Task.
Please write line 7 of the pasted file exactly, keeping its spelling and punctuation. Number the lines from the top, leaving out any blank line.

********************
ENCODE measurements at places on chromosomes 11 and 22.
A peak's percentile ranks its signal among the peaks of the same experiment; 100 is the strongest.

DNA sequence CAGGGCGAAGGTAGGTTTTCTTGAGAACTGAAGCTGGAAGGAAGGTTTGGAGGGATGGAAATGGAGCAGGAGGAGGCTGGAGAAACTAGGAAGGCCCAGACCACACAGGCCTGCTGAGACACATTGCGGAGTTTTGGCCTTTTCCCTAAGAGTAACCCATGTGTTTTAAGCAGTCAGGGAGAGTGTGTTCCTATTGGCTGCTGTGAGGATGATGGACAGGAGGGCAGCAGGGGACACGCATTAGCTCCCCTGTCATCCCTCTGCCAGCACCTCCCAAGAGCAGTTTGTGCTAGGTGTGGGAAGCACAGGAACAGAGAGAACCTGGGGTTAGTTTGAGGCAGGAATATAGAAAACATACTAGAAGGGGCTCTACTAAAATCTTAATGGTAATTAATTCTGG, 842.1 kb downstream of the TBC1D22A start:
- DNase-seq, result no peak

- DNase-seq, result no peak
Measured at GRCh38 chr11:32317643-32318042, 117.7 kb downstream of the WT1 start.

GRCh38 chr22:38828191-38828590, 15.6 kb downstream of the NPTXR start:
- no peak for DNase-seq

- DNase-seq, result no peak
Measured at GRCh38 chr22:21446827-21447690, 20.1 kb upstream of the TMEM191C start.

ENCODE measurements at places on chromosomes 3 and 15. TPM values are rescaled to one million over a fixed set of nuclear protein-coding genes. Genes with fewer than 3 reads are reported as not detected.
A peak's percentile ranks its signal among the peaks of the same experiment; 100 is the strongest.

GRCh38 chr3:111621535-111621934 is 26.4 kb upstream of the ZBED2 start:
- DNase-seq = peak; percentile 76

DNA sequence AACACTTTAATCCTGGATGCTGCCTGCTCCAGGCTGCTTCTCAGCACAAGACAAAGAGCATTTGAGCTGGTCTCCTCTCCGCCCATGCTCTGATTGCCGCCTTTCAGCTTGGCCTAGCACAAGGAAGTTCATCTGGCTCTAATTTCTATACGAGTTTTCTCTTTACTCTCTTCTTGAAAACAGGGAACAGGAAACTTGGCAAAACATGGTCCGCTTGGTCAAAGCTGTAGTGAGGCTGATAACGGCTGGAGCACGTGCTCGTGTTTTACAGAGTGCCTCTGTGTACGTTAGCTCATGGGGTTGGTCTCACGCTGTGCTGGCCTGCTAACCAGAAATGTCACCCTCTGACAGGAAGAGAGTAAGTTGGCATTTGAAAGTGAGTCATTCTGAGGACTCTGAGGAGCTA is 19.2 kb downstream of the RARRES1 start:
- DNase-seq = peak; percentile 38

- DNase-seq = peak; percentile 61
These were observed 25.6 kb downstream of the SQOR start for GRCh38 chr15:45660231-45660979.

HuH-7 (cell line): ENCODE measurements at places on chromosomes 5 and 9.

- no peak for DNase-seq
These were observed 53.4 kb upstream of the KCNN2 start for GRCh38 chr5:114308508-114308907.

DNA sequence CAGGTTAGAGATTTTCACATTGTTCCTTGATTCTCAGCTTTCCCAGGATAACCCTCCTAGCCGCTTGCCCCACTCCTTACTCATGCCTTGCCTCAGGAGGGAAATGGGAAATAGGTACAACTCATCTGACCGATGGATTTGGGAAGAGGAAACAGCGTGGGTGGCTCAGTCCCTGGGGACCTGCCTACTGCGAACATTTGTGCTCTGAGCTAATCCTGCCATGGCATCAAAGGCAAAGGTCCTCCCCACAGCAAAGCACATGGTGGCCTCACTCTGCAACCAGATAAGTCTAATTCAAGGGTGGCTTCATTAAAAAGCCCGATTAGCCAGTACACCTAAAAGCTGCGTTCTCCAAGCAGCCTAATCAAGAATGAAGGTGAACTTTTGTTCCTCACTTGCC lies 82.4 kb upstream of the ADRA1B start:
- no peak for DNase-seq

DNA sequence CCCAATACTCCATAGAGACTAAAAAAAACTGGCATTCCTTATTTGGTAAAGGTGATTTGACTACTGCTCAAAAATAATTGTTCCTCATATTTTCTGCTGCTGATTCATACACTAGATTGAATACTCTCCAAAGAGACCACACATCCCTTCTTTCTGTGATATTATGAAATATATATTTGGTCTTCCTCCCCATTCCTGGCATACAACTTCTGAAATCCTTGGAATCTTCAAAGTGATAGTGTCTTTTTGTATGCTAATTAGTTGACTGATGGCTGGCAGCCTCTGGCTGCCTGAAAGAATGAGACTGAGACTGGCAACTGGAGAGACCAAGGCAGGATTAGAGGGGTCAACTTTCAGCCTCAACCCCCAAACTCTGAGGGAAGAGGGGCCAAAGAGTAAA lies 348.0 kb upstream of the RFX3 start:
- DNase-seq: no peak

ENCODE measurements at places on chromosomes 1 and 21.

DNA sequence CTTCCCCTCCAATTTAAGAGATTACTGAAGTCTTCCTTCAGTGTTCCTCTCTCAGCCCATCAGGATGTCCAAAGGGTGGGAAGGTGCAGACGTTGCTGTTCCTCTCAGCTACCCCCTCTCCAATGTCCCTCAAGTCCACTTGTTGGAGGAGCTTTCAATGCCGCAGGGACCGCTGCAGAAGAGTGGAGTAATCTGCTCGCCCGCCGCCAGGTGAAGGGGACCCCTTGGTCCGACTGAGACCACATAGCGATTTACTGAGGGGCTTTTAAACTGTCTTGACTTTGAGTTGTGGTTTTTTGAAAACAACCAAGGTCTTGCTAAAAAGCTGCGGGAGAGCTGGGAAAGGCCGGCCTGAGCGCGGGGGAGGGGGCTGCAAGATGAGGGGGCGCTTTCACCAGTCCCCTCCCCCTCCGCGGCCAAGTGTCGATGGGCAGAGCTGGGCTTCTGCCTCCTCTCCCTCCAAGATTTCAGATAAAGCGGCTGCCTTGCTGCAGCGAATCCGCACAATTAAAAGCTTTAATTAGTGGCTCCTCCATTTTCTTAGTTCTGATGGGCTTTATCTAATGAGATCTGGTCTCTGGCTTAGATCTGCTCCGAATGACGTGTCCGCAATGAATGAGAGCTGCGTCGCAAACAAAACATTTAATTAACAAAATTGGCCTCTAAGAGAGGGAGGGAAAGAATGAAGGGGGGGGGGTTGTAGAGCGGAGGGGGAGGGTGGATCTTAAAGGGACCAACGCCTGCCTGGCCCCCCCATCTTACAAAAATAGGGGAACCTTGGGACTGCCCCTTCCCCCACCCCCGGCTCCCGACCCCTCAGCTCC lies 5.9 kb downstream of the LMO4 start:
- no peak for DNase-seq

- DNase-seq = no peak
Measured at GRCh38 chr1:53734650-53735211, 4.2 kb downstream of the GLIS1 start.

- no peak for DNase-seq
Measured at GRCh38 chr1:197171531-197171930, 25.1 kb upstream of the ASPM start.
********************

GRCh38 chr22:38828191-38828590, 15.6 kb downstream of the NPTXR start: